Chapter 1 – Introduction to Communication and Communication Theory in Nursing
Conflict resolution is about finding a reasonable solution to varying perspectives. This may involve you and the other person(s) sharing your perspective to enhance understanding of the issue. It may result in you or the other person shifting your perspective in a way that a reasonable solution is arrived upon related to the conflict. Often, when conversation goes beyond the disagreement on the surface and instead explores the perceived or actual threat on each side, more options for compromise and resolving the conflict emerge.
Professionalism should always guide how you approach and manage conflict. In educational institutions and in nursing, professionalism is essential. As a student, specifically a nursing student, you are developing your professional self as a nurse. This means that you have a responsibility to uphold values of honesty, respect, and integrity in all your interactions.
Engaging in effective conflict resolution takes practice. Remember, as nursing student, you are learning and growing in so many ways. As such, engaging in reflection on how you participate in conflict resolution in terms of what was effective and what was not effective is important to your professional development.
Fortunately, conflict resolution is a skill that you can learn, and that is a good thing. There are several conflict resolution strategies that can inform your communication:
- Approach the situation with a “spirit of inquiry” (Registered Nurses’ Association of Ontario, 2007, p. 26).
- You should enter the discussion with an open mind and strive to understand the other person’s perspective.
- Reflect on what the perceived or actual threat is for you, and seek to understand what the other person(s)’ perceived or actual threat is. This may be a very different conversation from the issue that started the conflict.
- Assume the goodwill of another person.
- This means avoid entering a situation with a negative attitude. It is best to assume the other person’s willingness to engage in kind and professional discussions. However, do note that assuming goodwill does not mean that the other person will end up agreeing with your perspective or behave in that manner. It may be that after a full discussion, you agree to disagree.
- Use “I” statements when you engage in conflict resolution.
- These statements are important because they convey how you feel (from your standpoint) and open the opportunity for discussion. “I” statements are difficult to counter-argue because they are your perspective on the situation, as opposed to “you” statements which insinuate knowing the other person’s position without understanding and can lead to accusations and feelings of blame.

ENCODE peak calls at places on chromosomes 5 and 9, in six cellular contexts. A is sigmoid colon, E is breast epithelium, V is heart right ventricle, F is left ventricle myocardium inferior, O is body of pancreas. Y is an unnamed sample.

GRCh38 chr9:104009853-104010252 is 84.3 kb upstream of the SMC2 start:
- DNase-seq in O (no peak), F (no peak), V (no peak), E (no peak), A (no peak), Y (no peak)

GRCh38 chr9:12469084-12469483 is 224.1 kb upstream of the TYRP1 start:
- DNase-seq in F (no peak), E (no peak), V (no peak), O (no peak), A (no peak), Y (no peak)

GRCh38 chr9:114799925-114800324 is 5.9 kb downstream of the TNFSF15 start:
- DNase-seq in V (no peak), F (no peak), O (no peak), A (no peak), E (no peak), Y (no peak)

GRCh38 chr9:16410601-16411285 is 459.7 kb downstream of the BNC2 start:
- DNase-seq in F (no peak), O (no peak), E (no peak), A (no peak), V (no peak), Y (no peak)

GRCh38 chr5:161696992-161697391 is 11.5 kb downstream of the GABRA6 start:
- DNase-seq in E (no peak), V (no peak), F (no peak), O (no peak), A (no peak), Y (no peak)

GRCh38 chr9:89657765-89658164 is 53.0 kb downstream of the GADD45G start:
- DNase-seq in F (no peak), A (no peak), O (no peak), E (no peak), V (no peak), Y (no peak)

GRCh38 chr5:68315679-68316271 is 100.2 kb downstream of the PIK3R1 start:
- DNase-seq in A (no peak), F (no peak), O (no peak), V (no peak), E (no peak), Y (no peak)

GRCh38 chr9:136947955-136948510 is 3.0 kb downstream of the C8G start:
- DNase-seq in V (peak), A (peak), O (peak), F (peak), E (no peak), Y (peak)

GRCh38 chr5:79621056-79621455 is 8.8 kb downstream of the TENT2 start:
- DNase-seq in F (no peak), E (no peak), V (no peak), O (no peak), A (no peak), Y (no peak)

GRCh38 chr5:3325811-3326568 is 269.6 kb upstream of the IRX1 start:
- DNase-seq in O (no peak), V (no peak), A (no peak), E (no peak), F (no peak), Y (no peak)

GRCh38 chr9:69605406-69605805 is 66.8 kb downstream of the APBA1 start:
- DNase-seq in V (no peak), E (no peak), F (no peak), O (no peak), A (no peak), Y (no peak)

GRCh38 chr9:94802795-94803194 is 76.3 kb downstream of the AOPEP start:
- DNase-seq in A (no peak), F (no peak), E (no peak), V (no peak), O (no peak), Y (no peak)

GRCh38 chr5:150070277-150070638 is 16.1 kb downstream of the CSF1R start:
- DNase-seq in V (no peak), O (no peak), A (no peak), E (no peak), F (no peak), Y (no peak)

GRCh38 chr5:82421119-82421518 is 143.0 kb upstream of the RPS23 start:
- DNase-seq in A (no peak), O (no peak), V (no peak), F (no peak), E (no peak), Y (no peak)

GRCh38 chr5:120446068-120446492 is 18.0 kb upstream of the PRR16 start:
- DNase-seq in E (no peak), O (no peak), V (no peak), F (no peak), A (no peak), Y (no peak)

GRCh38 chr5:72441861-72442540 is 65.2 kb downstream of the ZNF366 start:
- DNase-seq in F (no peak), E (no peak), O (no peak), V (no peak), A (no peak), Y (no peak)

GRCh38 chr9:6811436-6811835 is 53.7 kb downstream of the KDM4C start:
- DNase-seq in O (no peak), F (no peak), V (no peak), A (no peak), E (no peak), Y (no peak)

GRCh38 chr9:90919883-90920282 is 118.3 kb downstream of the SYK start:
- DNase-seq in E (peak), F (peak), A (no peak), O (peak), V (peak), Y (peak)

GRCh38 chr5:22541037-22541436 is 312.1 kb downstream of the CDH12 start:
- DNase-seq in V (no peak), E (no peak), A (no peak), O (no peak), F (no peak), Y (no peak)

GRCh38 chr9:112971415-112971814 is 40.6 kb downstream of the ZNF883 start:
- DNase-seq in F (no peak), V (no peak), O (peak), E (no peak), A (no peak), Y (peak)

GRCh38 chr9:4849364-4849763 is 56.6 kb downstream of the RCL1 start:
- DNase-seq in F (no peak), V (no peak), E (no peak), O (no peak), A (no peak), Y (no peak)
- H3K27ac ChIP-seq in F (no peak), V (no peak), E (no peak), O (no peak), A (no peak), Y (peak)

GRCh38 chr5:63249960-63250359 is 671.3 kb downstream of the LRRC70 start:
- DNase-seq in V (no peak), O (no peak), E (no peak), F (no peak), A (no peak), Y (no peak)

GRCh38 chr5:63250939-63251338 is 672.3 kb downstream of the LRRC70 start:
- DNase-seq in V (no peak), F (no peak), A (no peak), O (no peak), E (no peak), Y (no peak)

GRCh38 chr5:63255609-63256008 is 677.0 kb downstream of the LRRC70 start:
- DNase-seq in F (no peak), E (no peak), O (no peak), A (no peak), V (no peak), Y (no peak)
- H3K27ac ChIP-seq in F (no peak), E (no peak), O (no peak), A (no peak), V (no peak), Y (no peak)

- Do not raise your voice.
- Raising your voice is not helpful to resolve a conflict, it escalates the situation and makes people defensive. There is a famous quote by Desmond Tutu, who says “Don’t raise your voice, improve your argument.”
- In email, avoid capital letters, bolding and exclamation marks as it can be interpreted as shouting or anger. Also, never write anything in an email that you would not directly say to a person.
- Be clear and provide rationale for your perspective.
- This strategy can help the other person understand your perspective.
Courage and conflict
Addressing conflict sometimes takes courage. You may feel uncertain about how to address it and frightened that it will affect your relationship with the other person(s). There may be power dynamics involved. For example, you may need to address an issue with a person in a position of authority, such as a professor. Be courageous and act despite the fear, vulnerability, and uncertainty you may feel. It is better to be direct with the person you have a conflict with than to harbour resentment. Recognize this fear, vulnerability, and uncertainty. But also recognize the positive feelings associated with being courageous. You accomplish something important when you deal with conflict. You get courageous by being courageous.
One strategy to help you address the conflict is to write it down on a piece of paper and say it out loud. This can help you identify and acknowledge emotions attached to the conflict. Then when you address the conflict with the individual, you can focus on the issue and not the personal emotions which could impact the discussion.
Consider a situation in which a family is upset about the nursing care their loved one is receiving, and tells you that after watching you do an assessment on the client, you “clearly don’t know what you’re doing.”
The family member’s words could cause a sense of threat for you. Perhaps you may fear a sense of being falsely accused and reported and are unsure of the consequences that might ensue. You may get very defensive and insist that you did “nothing wrong.” On the other hand, this family may be feeling a very different threat, i.e., perhaps they fear their loved one’s condition is deteriorating, and they may lose them soon. Any small error (or perceived error) in their loved one’s care may trigger fear around losing them. Having a conversation with the family to acknowledge the threat (i.e., fear) they are experiencing may be beneficial to resolving the conflict over their perception of your care.